Gustafsson & Haapoja is a collaboration between visual artist Terike Haapoja and writer Laura Gustafsson. Their long term project explores problems that arise from the anthropocentric world view of Western traditions, and seeks to open paths for ethical ways of interspecies coexistence coexist. By imagining histories according to other species, investigating how language enables othering, or mapping out the long history of animalization Gustafsson&Haapoja brings forth questions regarding the impact of biotechnologies, industrialization or systems of knowledge production on the lives of both humans and other animals.
The work of Gustafsson&Haapoja manifests itself in exhibitions, stage work and texts. The Museum of The History of Cattle, first exhibited in Helsinki, 2013, was awarded with the Kiila prize for socially engaged art. The publication History According to Cattle was released in 2015 by punctum books and Into publications. The Trial, a participatory performance on the legal personhood of nonhuman animals had its premiere in 2014. The large scale installation and lecture series Museum of Nonhumanity opened in 2016 in Helsinki and has toured in Italy, Norway, UK, Taiwan and Denmark. The book Museum of Nonhumanity was published by punctum books in 2019. Gustafsson & Haapoja received the Finnish State art council’s Media Art Award in 2016. Waiting Room, a sound installation that investigates normalized violence, premieres in Amsterdam in the fall of 2019. Their latest project, the 3 channel video installation Becoming is based on interviews that ponder what nascent forms of humanity and being should be nurtured so they can grow and create a just, sustainable future.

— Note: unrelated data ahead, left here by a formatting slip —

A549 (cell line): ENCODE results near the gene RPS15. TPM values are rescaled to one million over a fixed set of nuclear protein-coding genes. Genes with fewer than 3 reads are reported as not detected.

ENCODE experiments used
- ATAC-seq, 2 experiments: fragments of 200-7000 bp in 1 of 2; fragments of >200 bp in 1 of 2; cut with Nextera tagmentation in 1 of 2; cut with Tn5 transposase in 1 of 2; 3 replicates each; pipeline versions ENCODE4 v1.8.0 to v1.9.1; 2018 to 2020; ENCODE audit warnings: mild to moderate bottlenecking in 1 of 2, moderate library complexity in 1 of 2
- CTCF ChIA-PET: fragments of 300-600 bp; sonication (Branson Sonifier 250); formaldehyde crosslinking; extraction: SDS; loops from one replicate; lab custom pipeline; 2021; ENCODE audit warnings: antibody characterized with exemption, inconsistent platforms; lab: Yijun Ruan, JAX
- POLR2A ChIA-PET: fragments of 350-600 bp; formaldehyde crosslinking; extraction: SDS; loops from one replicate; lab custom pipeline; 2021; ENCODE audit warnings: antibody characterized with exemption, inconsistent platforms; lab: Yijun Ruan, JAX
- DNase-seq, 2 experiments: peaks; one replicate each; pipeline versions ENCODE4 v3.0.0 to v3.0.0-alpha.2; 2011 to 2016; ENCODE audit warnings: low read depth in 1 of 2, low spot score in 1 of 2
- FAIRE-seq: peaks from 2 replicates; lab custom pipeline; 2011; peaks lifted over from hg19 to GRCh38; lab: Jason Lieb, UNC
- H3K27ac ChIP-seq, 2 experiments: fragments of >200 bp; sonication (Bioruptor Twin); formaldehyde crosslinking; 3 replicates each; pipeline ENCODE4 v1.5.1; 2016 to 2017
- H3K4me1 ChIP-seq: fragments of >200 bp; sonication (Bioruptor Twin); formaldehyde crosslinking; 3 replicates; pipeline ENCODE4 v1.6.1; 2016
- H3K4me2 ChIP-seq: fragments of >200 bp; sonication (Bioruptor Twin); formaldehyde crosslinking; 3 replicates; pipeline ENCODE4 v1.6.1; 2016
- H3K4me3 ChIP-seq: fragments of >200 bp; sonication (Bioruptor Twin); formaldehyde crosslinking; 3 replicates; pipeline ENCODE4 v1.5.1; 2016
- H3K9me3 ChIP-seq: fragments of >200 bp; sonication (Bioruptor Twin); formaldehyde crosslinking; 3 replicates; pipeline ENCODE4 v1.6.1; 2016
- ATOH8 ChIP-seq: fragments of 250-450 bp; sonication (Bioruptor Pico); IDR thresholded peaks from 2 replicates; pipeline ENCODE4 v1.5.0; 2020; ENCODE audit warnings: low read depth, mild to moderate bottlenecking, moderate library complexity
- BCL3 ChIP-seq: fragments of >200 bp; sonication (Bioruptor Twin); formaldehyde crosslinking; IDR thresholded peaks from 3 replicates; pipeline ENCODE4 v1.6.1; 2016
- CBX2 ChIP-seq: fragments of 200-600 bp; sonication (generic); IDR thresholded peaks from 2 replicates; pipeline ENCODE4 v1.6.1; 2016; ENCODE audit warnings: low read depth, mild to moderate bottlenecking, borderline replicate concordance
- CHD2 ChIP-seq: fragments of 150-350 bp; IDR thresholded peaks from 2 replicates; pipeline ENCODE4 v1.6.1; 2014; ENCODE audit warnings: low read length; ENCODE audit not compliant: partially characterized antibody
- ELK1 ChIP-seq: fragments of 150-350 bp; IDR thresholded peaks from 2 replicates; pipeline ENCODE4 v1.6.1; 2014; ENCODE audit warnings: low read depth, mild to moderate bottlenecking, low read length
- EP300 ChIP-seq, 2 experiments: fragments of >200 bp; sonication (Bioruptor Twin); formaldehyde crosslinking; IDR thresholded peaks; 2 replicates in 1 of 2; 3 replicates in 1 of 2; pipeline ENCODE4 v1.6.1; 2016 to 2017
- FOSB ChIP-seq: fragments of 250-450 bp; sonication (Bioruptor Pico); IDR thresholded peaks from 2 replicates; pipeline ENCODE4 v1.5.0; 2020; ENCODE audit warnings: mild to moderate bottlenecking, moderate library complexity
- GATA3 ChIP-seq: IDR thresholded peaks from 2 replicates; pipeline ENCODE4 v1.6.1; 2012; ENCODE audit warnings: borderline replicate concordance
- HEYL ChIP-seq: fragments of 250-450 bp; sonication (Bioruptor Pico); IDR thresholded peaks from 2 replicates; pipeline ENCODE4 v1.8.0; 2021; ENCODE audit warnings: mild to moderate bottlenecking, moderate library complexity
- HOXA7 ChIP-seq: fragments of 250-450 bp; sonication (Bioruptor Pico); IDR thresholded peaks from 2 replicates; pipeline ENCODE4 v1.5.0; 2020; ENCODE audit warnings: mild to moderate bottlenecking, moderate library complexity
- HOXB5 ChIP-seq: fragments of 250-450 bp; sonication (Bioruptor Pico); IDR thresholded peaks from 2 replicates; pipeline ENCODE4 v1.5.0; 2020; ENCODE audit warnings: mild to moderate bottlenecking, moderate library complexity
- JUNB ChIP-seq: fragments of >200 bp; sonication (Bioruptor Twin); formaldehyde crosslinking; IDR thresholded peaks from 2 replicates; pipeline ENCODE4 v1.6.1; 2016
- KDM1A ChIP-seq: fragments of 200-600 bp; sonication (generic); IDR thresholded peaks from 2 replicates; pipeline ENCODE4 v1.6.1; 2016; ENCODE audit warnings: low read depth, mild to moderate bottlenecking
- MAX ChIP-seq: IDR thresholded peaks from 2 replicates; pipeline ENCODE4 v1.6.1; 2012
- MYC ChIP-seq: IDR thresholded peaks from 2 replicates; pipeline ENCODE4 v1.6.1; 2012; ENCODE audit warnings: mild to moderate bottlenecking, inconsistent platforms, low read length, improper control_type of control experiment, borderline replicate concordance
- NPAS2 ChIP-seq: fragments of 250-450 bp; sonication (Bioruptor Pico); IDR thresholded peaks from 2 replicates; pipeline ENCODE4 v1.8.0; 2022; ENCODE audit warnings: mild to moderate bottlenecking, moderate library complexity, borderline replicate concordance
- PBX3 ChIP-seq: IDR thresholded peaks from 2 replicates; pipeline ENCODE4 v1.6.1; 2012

Laura Gustafsson is a Finnish author, scriptwriter, and playwright based in Helsinki. Her debut, a genre-bending fairytale and feminist pamphlet called Huorasatu (2011, “Whorestory”), was nominated for the Finnish Book Foundation’s Finlandia Prize. Anomalia (2013, “Anomaly”), addresses the themes of language, violence, and the imaginary line between man and beast. Korpisoturi (2016, “Wilderness Warrior”), a story about the end of the world as we know it, was a biggest Finnish export prize nominee. Her latest novel Pohja (2017, ”Ground”) is an autofiction/autopsy, it’s been called a brave portrayal of female life. Gustafsson graduated with an MA from the Theatre Academy Helsinki. She has written a number of stage and radio plays. She also gives lectures on art and writing and is actively involved in public debate. Her works have been translated to German, French and Turkish.
Terike Haapoja is a visual artist based in New York. Haapoja’s large scale installation work, writing and political projects investigate the mechanics of othering with a specific focus on issues arising from the anthropocentric world view of western modernism. Her projects include Closed Circuit – Open Duration (2008/2013), last seen at the Venice Biennale, which focused on questions of mortality, co-existence and the relationship between humans and nature; The Party of Others project (2011), which appropriates the form of a political party in order to look at the status of other species and other groups excluded from the law. Haapoja contributes regularly to Finnish and international art publications. She represented Finland at the Venice Biennale in 2013 with a solo show in the Nordic Pavilion, and is the recipient of several prizes, including ANTI Prize for Live Art (2016), Dukaatti prize (2008), Säde prize (2009), and Ars Fennica Award nomination (2011). Haapoja is an adjunct professor at Parsons Fine Arts and NYU, New York.